Also, through realism, Hou looks to represent the past, often privileging the role of memory, and re-enforcing the ways in which the past is dependent on perspective. Though Dust in the Wind is set in one timeframe (the 1970s), the perspective is one of reflection: the act of looking back on one’s defining years. In this case, there is no present-day narrator; instead, reflection is induced through the staging of key, yet ordinary day-to-day events. Whether it is seeing a movie, or sharing a cigarette with a family member, each act is given equal weight, because each one develops a sense of place and time, and the value of learning from experience—not just for Wan, but also for the viewer.
Take for example a scene near the end of the film (SPOILERS). The set-up is basic: a medium long shot of multiple soldiers playing snooker. The image is cramped and chaotic, the camera is static, and several men move in and out of the frame. Wan is nowhere in sight. As the soldiers unskillfully smash the balls around, a conversation about the local brothel develops (their youthful arrogance is on full display), and when someone asks if Wan has been there, the big mouth of the group laughs and says “No, he doesn’t dare go. He’s saving it all for his Huen.” Then there’s a pause, and he continues, “She hasn’t written for two months. Ran away with someone else long ago.” The men then look off screen, and the camera cuts to Wan throwing up, his face obscured.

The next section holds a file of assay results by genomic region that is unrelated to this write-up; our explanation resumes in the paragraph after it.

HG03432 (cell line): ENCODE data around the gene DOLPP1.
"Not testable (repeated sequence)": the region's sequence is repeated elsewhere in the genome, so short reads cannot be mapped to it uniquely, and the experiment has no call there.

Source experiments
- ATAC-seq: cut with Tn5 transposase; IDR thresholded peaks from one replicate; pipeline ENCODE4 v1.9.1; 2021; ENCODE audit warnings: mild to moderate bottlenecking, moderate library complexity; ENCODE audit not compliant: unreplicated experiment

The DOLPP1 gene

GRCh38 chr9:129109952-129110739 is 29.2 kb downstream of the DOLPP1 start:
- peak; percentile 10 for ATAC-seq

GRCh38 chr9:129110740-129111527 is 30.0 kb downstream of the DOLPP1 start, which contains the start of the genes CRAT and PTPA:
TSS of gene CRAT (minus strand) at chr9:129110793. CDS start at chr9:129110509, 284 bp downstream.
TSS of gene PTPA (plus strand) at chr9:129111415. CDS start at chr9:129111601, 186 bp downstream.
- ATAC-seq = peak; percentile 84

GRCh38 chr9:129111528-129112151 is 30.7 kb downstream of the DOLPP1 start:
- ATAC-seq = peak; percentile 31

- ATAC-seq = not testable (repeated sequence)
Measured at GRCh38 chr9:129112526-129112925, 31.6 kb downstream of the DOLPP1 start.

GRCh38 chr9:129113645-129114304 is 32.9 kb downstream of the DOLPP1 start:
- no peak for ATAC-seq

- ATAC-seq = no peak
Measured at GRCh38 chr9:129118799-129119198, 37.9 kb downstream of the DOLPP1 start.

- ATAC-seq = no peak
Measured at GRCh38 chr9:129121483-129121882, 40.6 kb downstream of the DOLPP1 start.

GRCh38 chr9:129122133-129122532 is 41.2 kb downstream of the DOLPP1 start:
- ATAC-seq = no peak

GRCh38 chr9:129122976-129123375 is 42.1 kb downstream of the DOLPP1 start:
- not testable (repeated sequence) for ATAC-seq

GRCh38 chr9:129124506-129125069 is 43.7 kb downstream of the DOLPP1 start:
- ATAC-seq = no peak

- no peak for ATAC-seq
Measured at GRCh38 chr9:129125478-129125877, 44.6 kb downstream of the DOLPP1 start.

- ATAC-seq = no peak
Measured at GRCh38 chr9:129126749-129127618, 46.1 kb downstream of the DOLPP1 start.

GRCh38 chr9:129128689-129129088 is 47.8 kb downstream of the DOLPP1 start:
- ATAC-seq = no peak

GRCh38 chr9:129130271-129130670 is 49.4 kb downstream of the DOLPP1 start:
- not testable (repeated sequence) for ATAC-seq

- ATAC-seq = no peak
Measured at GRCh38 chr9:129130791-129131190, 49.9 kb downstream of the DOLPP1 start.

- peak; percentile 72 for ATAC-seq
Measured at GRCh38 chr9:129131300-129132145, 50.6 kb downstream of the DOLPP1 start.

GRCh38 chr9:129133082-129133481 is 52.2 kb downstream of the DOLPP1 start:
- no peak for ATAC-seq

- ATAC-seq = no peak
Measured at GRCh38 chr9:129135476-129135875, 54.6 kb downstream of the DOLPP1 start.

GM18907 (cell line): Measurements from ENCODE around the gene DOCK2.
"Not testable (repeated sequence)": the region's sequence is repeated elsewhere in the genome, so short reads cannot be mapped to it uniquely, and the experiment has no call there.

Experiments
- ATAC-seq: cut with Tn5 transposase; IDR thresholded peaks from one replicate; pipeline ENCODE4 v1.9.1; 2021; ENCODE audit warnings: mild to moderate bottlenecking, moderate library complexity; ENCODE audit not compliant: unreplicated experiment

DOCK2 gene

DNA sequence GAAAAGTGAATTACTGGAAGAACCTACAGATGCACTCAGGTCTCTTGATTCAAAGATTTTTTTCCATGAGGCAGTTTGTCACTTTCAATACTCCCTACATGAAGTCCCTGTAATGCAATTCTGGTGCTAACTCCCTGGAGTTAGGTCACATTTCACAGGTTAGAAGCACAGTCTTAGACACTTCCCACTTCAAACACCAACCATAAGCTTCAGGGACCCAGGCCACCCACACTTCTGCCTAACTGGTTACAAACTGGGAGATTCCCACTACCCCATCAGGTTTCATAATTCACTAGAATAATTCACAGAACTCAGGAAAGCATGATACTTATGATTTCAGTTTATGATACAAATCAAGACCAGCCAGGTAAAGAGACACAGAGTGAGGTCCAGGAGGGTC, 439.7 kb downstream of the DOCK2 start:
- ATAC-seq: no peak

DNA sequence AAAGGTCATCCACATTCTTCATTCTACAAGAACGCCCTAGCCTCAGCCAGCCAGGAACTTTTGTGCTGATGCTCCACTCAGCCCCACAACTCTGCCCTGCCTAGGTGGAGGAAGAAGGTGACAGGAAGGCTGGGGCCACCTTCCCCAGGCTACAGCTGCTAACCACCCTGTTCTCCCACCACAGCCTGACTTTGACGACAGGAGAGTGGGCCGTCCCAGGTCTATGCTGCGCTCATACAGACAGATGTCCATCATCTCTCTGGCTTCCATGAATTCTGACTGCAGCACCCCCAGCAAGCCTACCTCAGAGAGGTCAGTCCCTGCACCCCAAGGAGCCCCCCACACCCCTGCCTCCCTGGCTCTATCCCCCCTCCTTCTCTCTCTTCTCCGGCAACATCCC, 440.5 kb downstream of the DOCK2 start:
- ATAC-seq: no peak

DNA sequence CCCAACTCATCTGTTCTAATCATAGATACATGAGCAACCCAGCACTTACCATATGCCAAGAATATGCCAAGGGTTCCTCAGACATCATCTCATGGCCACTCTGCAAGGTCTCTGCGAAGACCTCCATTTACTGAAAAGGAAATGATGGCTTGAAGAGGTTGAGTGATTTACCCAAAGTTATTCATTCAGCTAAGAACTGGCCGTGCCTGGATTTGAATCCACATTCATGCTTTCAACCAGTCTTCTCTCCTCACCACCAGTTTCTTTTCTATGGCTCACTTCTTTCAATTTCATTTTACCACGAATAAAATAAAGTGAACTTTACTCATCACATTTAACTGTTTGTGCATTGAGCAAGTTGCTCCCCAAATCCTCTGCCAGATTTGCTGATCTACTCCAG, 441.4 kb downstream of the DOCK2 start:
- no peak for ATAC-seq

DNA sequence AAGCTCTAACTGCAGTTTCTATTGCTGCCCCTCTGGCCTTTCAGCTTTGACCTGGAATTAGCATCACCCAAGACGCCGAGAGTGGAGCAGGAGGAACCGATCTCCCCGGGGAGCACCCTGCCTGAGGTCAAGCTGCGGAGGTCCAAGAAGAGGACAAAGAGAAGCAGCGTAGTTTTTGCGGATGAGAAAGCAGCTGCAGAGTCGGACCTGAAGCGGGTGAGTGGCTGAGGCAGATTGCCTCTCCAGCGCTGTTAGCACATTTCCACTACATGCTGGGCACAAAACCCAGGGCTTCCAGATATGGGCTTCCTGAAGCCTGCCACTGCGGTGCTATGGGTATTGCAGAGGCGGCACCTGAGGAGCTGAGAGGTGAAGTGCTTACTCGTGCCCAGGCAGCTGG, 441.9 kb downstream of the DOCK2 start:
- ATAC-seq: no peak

The moment is significant because we are not sure what is going on. Is Wan mad at the man? Is it true? Or is he fed up with being faithful? Prior to this, the last scene involving Huen consisted of Wan reading a loving letter she had sent, so when there is an abrupt cut to him being sick, our attention is peaked. When the information is finally revealed a few scenes later—when Wan is sitting amongst a pile of returned letters—we find out Huen has married the local Postman (seems fitting).
By staging the sequence this way, Hou maximizes the emotional impact, and plays with our expectations. Earlier, there are minor instances indicating the couple’s possible incompatibility—the way Huen is framed within bars when Wan visits her at work, the fact that conversations are cut before answers are given—but overall, it is a total shock to see their romance end in the manner it does.
So why the surprise? It ties back to the idea of experience coming from awareness. The viewer shares in Wan’s confusion, because it is a means for Hou to articulate the hardships inherent in Taiwanese society. Huen marries, not because she is in love, but to appease her parents, as they believe the man to have more status than Wan. However, the final image of the film—a beautiful landscape shot, complete with moving clouds—reveals Hou’s optimistic intentions, once again, stressing the importance of adapting change.